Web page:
Starting an IV

Have you ever stared longingly at a sweet pair of pipes rippling the surface of the forearms of gym-rat?  I must confess that, as a nurse, I have practically salivated at the sight of bulging veins on some stranger in the hospital elevator.  It’s second nature for nurses to have their radars attuned to a good intravenous puncture site.  It’s also second nature for experienced nurses to perform the set of operations required to start an IV in under 10 seconds.  Well, what about the rest of us that struggle with such seemingly mundane tasks?  Don’t worry!  I was once a new grad with shaky hands awkwardly approaching an equally nervous patient.  I fumbled over my set-up, searched for supplies, and perspired over my field.  So, if you were like me then this post is for you, my friend.  Keep reading for a simplified, step-by-step guide to starting an IV.

Starting an IV

Identify patient

  • Ask the patient to state their name & DOB.

Explain procedure

  • Tell the patient that, “There is an order from their doctor to start an IV”.
  • Ask the patient, “Do you know what an IV is?”
  • Explain to the patient that, “A catheter will be inserted into your vein to give you medications. This will avoid having to stick you repeatedly with needles later on when medications are needed for various reasons.”
  • Ask the patient, “Do you have any allergies to medications, fluids, tapes, or cleansers?”

Gather appropriate equipment

  • A pair of gloves
  • An angiocatheter
  • A tourniquet
  • A Tegaderm
  • An IV extension set, also known as a saline lock.
  • Alcohol or antiseptic skin cleanser
  • A 10 cc NS flush
  • An IV label
  • A TB syringe & Lidocaine.
  • Keep in mind that the IV start kit may contain a bundle of supplies including the tegaderm, tourniquet, tape, label, and gauze.

 

Perform hand hygiene & observe any specific infection control precautions

 

Prepare equipment

  • Unwrap the angiocatheter & test the independent movement of the plastic catheter away from the needle by disengaging and sliding it away from the base before returning it to its original position.
  • Open the IV start kit.
  • Prepare the tape used to secure the IV by splitting it and placing it within reach.
  • Squeeze & fracture the dividing chamber of the topical antiseptic tincture, which saturates the sponge at the end of the unit.
  • Unwrap and place the tourniquet within reach.
  • Expose the tegaderm and place it within reach as well.
  • Set aside the IV label.
  • Expel the small amount of air from the NS flush syringe and instill NS into the saline lock. Leave the syringe attached.
  • Withdrawal 0.5 cc of Lidocaine into a TB syringe and set it aside for later use (I prefer to use this technique.  Although it may cause a small stinging sensation, if you were like me when you first started, you might find yourself digging around a bit.  This will help.)

Prepare patient

  • Provide privacy for the patient by closing the door or pulling the curtain.
  • Assist the patient to a comfortable position with their arm at a dependent angle below the level of the heart.
  • Place a towel or chux under the extremity to protect the linens from blood.
  • Dilate the vein with a tourniquet by placing it 6-8 inches above the anticipated venipuncture site.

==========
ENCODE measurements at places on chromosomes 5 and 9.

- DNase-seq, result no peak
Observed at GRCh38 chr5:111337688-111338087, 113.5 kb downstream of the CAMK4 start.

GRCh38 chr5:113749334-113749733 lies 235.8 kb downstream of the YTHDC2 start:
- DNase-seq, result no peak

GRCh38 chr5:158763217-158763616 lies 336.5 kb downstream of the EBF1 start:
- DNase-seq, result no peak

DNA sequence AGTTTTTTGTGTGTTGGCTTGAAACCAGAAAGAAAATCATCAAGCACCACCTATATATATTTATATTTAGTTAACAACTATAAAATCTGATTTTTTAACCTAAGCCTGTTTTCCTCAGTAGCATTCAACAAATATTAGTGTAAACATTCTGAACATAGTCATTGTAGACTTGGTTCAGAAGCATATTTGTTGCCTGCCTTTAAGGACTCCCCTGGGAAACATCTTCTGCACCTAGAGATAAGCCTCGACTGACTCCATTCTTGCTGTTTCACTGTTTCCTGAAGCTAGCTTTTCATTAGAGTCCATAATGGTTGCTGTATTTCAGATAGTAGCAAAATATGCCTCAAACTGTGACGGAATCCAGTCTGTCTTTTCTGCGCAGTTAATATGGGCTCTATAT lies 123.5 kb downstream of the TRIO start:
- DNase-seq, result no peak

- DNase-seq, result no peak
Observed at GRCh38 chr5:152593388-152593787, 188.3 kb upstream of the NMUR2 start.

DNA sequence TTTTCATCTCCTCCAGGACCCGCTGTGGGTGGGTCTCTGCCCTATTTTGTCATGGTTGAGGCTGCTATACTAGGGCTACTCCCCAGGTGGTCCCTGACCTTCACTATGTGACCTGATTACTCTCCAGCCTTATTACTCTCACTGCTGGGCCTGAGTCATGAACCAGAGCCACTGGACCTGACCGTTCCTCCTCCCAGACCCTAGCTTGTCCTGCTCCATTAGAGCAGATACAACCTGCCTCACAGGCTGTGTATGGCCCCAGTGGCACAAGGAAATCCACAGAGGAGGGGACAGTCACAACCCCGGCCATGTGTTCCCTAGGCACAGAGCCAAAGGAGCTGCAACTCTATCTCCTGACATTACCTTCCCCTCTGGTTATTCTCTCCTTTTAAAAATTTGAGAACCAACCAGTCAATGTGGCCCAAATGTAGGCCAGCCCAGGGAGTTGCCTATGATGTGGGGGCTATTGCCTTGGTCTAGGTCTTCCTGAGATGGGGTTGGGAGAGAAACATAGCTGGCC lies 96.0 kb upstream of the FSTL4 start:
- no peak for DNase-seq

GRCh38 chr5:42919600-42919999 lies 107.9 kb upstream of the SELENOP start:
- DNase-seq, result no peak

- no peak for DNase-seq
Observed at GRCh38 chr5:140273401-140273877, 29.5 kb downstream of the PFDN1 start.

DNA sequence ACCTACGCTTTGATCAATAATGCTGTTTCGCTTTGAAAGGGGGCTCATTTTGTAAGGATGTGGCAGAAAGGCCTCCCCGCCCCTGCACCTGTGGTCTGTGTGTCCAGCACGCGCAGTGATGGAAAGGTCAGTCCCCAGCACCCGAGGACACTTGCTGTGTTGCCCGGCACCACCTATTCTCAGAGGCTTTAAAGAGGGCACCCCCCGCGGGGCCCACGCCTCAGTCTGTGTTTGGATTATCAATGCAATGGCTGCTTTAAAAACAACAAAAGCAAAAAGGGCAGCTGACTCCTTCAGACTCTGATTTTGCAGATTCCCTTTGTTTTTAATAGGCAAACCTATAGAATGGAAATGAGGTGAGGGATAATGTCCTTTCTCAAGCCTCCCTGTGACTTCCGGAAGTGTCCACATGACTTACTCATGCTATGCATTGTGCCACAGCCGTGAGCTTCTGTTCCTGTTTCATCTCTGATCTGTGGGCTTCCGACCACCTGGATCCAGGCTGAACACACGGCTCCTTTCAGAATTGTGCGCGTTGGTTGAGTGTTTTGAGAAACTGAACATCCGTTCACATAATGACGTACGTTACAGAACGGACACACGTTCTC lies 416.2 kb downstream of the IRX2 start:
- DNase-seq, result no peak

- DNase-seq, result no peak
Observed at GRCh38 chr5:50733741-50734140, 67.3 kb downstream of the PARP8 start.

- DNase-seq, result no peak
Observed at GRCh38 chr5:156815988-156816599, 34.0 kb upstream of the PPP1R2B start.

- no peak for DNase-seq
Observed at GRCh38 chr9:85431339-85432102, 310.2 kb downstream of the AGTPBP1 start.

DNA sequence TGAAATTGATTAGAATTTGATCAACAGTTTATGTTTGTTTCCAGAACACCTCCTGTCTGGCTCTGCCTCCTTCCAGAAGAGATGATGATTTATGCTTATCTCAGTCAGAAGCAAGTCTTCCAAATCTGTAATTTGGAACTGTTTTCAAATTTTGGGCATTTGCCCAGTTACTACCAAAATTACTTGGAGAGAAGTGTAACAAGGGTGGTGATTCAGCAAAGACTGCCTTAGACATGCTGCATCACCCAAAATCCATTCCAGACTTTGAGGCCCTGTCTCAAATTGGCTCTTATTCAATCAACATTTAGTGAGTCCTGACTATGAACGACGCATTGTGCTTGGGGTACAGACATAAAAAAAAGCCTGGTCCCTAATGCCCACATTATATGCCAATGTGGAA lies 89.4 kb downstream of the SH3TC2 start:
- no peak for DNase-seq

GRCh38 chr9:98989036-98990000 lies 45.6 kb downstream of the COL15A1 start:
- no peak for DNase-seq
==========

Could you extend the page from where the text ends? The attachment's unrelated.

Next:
• Explain to the patient that the tourniquet may feel tight.
  • Encourage the patient to clench and unclench their fist to further dilate the vein, which helps with visualization.
  • Lightly tap the vein with your fingertips if necessary.
  • Use the patient’s non-dominant arm if possible.
  • Look for veins that are relatively straight.
  • Remove the tourniquet.

Clean & begin venipuncture approach

  • Perform hand hygiene & apply gloves.
  • Reapply the tourniquet 6-8 inches above the anticipated venipuncture site.
  • Clean at the site of venipuncture insertion with topical antiseptic using circular motions moving from the center outward for several inches.
  • Allow solution to dry on skin.
  • Insert the Lidocaine anesthetic intradermally with the needle angle parallel to the skin. Inject 0.2 – 0.5 cc to lessen pain during IV insertion.
  • Use the non-dominant hand to pull the skin taught below the entry site.
  • Hold the angiocatheter at a 10-15 degree angle with the needle bevel facing up.
  • Insert the needle-stylette & catheter through the skin & into the vein.
  • Once blood flow is seen, lower the assembly angle, advance it slightly to ensure that both the needle-stylette & catheter are in the vein, & then stop.
  • Advance only the “over-the-needle” catheter with the index finger until the hub is at the venipuncture site and in contact with the patient’s skin.
  • Release the tourniquet.
  • Carefully remove the needle stylette and engage the needle safety device while holding pressure on the vein with your non-dominant thumb 2-3 inches proximal to the insertion site to prevent blood back flow.

Secure intravenous equipment

  • Attach the saline lock to the hub of the catheter and release thumb pressure.
  • Flush the catheter with NS to ensure position, patency, and flow.
  • Remove the NS flush syringe.
  • Tape the catheter with tape strips, which forms a loop that travels underneath the hub and over the wing-tip flanges on either side of the hub. Also, place a strip of tape across the hub.
  • Apply a tegaderm over the top of the insertion site.
  • Loop the saline lock tubing and secure it with tape.
  • Remember to label the date, time of insertion, type & gauge of catheter, and the nurse’s initials.
  • Clamp the saline lock tubing.
  • Discard the tourniquet & any sharps. Remove and discard the gloves. Perform hand hygiene.

And there you have it!  For a video tutorial, you can visit the NurseMastery YouTube channel –@ https://www.youtube.com/channel/UCk83s6ertzScinZSIDXGswA.

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